• Complete Blood Count – A CBC is a type of test doctors use to analyze cells in a person’s blood. Doctors take blood samples and evaluate how many white blood cells, red blood cells, and platelets there are.
  • Cytology – The cytology exam is similar to a biopsy in that it evaluates tissues and cells to determine if they are cancerous.
  • Fine-Needle Aspiration – This type of procedure involves inserting a thin needle through an affected area (where there is a lump or mass) and drawing out cells for analysis.
  • Hemoglobin – Hemoglobin is a red protein that your body needs to get oxygen in your blood.
  • Laparotomy – This is a type of incision performed by a surgeon on a patient’s abdomen. Laparotomy can be used to both diagnose and prepare a patient for surgery.
  • Malignant – The word “malignant” means cancerous, so paired with mesothelioma, this means cancerous cells in the mesothelium.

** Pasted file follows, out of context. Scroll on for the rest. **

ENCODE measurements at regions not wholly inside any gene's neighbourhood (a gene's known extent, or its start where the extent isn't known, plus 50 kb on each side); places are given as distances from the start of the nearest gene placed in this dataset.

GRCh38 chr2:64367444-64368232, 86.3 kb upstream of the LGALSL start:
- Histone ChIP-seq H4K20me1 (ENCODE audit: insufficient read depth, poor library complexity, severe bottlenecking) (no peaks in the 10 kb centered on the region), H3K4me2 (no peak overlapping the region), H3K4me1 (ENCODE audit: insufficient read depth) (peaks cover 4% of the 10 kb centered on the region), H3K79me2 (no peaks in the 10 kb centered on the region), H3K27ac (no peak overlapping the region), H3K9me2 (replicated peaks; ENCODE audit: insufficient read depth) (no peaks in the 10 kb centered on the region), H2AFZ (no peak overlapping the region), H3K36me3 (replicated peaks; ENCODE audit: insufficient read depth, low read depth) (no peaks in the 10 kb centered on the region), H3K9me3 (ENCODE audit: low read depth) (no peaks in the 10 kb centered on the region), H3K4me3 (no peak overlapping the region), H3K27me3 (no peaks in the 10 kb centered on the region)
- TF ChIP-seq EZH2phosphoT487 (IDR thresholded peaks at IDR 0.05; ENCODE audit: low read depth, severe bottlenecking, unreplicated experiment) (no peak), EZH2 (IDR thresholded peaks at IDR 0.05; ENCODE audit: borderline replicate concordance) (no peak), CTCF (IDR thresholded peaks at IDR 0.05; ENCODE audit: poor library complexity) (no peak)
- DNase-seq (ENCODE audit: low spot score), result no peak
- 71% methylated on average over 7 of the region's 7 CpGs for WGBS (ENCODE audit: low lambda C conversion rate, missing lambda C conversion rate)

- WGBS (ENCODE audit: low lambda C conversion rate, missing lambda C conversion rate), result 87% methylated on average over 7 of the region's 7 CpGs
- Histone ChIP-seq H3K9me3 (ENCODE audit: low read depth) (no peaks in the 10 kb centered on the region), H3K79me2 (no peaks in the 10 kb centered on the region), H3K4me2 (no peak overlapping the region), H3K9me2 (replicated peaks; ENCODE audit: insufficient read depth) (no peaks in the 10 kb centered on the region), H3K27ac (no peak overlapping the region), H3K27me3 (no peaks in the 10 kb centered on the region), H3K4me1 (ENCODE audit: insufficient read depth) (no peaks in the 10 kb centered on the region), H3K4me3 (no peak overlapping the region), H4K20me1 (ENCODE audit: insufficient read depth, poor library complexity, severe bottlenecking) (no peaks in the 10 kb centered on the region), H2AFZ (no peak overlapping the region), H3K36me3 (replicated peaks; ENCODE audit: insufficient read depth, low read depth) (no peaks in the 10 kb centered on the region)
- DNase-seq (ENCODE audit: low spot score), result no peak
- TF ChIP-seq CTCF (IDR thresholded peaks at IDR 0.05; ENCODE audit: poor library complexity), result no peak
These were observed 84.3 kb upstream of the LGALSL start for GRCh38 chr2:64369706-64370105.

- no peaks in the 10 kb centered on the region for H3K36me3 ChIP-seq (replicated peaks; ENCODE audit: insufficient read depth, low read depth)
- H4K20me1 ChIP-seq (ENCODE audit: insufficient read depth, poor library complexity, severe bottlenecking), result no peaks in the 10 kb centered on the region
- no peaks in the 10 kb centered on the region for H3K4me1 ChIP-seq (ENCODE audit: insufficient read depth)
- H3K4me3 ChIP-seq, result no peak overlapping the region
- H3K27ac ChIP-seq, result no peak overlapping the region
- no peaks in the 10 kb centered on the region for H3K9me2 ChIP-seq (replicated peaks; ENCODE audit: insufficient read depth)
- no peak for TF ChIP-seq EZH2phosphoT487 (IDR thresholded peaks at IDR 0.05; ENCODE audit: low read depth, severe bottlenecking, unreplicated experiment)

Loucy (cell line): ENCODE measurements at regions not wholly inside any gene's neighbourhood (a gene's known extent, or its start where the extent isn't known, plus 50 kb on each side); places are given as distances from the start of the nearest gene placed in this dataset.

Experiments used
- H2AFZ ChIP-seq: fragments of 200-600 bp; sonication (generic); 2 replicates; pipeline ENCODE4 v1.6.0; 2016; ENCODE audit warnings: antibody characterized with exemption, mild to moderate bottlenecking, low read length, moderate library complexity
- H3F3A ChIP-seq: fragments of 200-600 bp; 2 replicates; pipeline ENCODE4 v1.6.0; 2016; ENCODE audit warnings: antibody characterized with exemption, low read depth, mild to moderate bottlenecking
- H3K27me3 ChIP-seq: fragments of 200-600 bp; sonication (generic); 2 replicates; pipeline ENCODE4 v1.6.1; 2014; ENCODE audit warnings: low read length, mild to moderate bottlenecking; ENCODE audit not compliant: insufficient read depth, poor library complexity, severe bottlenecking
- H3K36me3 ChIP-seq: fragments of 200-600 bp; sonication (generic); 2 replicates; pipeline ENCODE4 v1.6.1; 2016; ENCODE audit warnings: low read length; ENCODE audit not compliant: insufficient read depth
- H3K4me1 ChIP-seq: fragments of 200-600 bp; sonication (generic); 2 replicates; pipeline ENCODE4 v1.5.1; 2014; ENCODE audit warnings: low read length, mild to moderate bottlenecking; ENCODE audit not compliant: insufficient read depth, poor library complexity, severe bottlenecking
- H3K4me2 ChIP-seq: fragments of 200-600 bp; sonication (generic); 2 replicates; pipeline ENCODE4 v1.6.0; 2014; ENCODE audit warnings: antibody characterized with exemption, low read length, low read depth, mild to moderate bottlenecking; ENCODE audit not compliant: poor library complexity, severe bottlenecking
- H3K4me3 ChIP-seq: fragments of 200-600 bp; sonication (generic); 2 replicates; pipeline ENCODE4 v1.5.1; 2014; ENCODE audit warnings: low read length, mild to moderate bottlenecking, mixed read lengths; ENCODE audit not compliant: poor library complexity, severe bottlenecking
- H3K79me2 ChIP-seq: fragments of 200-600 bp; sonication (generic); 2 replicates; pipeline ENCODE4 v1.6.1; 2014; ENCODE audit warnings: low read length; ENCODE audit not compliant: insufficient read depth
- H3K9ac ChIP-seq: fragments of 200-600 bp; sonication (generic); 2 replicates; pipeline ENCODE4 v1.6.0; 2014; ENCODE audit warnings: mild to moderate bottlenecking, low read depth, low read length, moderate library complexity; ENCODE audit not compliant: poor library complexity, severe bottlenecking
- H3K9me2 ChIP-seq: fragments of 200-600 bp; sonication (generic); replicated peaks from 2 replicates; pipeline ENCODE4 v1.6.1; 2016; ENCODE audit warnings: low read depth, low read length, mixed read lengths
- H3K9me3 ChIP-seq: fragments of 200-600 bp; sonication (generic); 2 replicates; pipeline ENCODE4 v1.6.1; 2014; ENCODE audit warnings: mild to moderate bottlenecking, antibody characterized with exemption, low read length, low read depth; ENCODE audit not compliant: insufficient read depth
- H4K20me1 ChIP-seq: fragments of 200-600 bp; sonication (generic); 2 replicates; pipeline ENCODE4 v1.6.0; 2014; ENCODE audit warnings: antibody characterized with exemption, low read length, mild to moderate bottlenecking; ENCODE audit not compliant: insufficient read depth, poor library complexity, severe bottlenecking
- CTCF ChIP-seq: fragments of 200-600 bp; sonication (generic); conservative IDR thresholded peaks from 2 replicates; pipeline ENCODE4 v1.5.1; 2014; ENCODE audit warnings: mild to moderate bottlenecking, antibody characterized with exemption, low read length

• Pathologist – This type of physician exclusively focuses on the study of bodily fluids and tissues. You might be referred to a pathologist by your primary care doctor if he or she suspects you have cancer.
  • Peritoneum – The peritoneum is the thin tissue layer surrounding your abdominal cavity. That is why cancer of the peritoneum is referred to as peritoneal mesothelioma.
  • Platelet – Platelets are cells found in a person’s blood. They are important because they bind together (clot) when they sense damage to the vessels.
  • Pleura – The pleura is the thin tissue layer surrounding the lungs.
  • Sedimentation Rate – This is a type of blood test that your physician might recommend if he or she suspects cancer. The test measures how quickly the red blood cells settle at the bottom of the test tube.
  • Thoracoscopy – This thin, flexible tube is used to inspect a person’s lungs. It is inserted through a small cut in a person’s chest and has a camera on it for the surgeon to view the lungs and pleura.
  • Thoracotomy – A thoracotomy is an incision into the wall of a patient’s chest.
  • X-Ray – Imaging technology that uses radiation, in low doses, to provide images of a person’s insides.